Format string attacks remain difficult in both software and hackademic exercises as the techniques have not improved since their discovery. This session demonstrates advanced format string attack techniques designed to automate the process from creation to compromise as well as incorporate those techniques into the Metasploit framework. The audience is encouraged to bring a basic understanding of format string attacks in order to leave the presentation with the tools necessary to never write one again.
Apache is a fantastic web server. It’s easily installable on pretty much every modern operating system, it has gobs and gobs of community support, documentation and howto’s, and is very robust. What I don’t like about Apache is its kitchen sink approach to functionality. By default, lots of modules and extra configuration directives are enabled. Needless to say, the majority of these aren’t needed for a simple web server. Even with a more advanced web application, it’s best to start light. Here’s my list of the first 5 things I do when building an Apache web server:
1. Harden the OS. A rock solid web server wont stay up for long if the underlying operating system hasn’t been hardened. Make sure you are running a recent, supported operating system. Be sure that you are on a aggressive patching schedule, pick strong passwords for all accounts on the machine, and use encrypted management transports such as SSH. Consider placing the web server in a DMZ or behind a firewall, and then only allow HTTP and HTTPS to it from the Internet.
2. Get the Latest Version of Apache. There are two paths to take when installing Apache. First, you can head to http://httpd.apache.org/ and grab the latest version to build from source. Second, you can install the version in your Linux distributions package manager. Most Linux vendors backport security patches to their supported version of Apache, so even though you are getting security fixes – your version information wont necessarily match up with the latest and greatest from apache.org.
3. Hide Version Information. Hiding version information can help you keep a low profile, but it really doesn’t do much for actually securing your server. Nevertheless, it’s a simple step to take. On a Debian system with Apache installed with apt-get, it’s as simple as editing /etc/apache2/conf.d/security and changing the following lines (While you are in there, disable the Trace method as well):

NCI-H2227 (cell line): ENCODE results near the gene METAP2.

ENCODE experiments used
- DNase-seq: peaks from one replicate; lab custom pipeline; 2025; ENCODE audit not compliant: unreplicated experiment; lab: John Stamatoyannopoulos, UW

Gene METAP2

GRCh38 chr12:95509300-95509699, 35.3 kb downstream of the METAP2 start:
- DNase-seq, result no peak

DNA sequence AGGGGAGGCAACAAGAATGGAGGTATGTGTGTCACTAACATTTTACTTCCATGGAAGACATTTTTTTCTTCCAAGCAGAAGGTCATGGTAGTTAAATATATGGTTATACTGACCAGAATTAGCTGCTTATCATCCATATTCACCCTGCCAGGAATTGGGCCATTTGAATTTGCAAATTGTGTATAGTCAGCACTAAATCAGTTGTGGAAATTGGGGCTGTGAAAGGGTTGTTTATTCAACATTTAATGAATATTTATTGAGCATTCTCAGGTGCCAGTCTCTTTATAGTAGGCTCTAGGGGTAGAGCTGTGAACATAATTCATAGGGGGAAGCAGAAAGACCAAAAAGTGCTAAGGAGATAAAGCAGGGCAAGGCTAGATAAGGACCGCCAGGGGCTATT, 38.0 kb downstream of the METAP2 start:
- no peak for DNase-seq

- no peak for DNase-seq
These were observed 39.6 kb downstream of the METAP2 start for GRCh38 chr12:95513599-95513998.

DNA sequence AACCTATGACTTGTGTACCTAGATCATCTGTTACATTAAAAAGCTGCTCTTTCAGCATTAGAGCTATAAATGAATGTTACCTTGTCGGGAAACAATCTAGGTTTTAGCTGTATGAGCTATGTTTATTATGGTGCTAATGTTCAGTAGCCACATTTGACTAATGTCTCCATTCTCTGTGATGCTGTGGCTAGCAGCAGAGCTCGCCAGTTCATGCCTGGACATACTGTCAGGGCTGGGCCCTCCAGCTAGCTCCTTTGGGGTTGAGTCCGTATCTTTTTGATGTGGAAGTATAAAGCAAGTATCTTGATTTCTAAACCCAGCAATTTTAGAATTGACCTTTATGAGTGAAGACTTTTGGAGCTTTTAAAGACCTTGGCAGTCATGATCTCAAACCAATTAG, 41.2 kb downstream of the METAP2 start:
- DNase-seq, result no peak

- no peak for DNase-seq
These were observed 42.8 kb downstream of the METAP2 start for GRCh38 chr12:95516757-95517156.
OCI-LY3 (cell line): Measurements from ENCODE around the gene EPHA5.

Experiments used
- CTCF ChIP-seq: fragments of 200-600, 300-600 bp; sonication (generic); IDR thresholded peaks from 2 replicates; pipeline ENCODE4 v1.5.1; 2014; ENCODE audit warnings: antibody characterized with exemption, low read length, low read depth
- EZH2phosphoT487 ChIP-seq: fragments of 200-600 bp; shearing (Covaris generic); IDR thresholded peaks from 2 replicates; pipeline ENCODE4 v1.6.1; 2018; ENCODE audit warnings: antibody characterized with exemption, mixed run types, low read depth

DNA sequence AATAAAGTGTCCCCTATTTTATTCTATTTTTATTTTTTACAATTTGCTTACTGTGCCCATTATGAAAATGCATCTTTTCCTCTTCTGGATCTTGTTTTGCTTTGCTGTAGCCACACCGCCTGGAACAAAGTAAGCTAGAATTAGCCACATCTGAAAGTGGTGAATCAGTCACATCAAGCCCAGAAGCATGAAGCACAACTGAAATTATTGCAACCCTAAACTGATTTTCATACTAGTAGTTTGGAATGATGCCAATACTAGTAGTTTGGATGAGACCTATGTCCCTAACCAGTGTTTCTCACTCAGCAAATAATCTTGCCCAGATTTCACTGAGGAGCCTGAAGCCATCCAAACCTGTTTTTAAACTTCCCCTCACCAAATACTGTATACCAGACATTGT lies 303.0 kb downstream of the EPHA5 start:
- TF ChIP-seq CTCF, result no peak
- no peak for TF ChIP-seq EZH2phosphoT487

# This directive configures what you return as the Server HTTP response
# Header. The default is 'Full' which sends information about the OS-Type
# and compiled in modules.
# Set to one of: Full | OS | Minimal | Minor | Major | Prod
# where Full conveys the most information, and Prod the least.
# Optionally add a line containing the server version and virtual host
# name to server-generated pages (internal error documents, FTP directory
# listings, mod_status and mod_info output etc., but not CGI generated
# documents or custom error documents).
# Set to "EMail" to also include a mailto: link to the ServerAdmin.
# Set to one of: On | Off | EMail
If you are running PHP, you can also hide PHP version information by editing /etc/php5/apache2/php.ini and edit the following:
# Decides whether PHP may expose the fact that it is installed on the
# server (e.g. by adding its signature to the Web server header). It is
# no security threat in any way, but it makes it possible to determine
# whether you use PHP on your server or not.
expose_php = Off
4. Tune Your sites-enabled. Here is where the meat of your configuration lives. From here, you can set everything from directory browsing to mod_rewrite statements. This goes much deeper than the focus of this post (and may be good material for a future one). The Apache Security Tips page and Virtual Host page are great places to start.
5. Check Those Logs! Even the most secure Apache installation is crippled if you don’t know what is going on under all that fancy CSS. Make sure Apache is logging errors and access with the following directives in your sites-enabled/vhost file:
CustomLog /var/log/apache2/access.log combined
Once you have Apache logging, you need to do a couple things. First, you need to store those logs in a secure, redundant location. If your server ever crashes and takes all its logs with it, you will be clueless as to what happened. Second, you need to check the logs on a regular basis. I really like OSSEC and its integration with Apache. OSSEC can watch your Apache logs and email you when certain events trigger it.
Well there you have it. While this isn’t a end-all list of how to secure Apache, it should get you started. I know I have spent alot of late nights wrestling with Apache, so hopefully this can save you a little time.
ModSecurity. ModSecurity is a monster of a web application firewall. It comes stock with hundreds of rules to protect against common web attacks, and various communities have created their own custom rules as well. It can be a little tricky to setup and maintain, but the protection it provides is worth every minute spent on it.
Hiawatha. Looking for a lighter, more security focused web server? Try Hiawatha. Its got protection for XSS, CSRF, and SQL Injection build in. It also keeps very clean configuration files.
Have some input? Leave your favorite Apache hardening tips in the comments.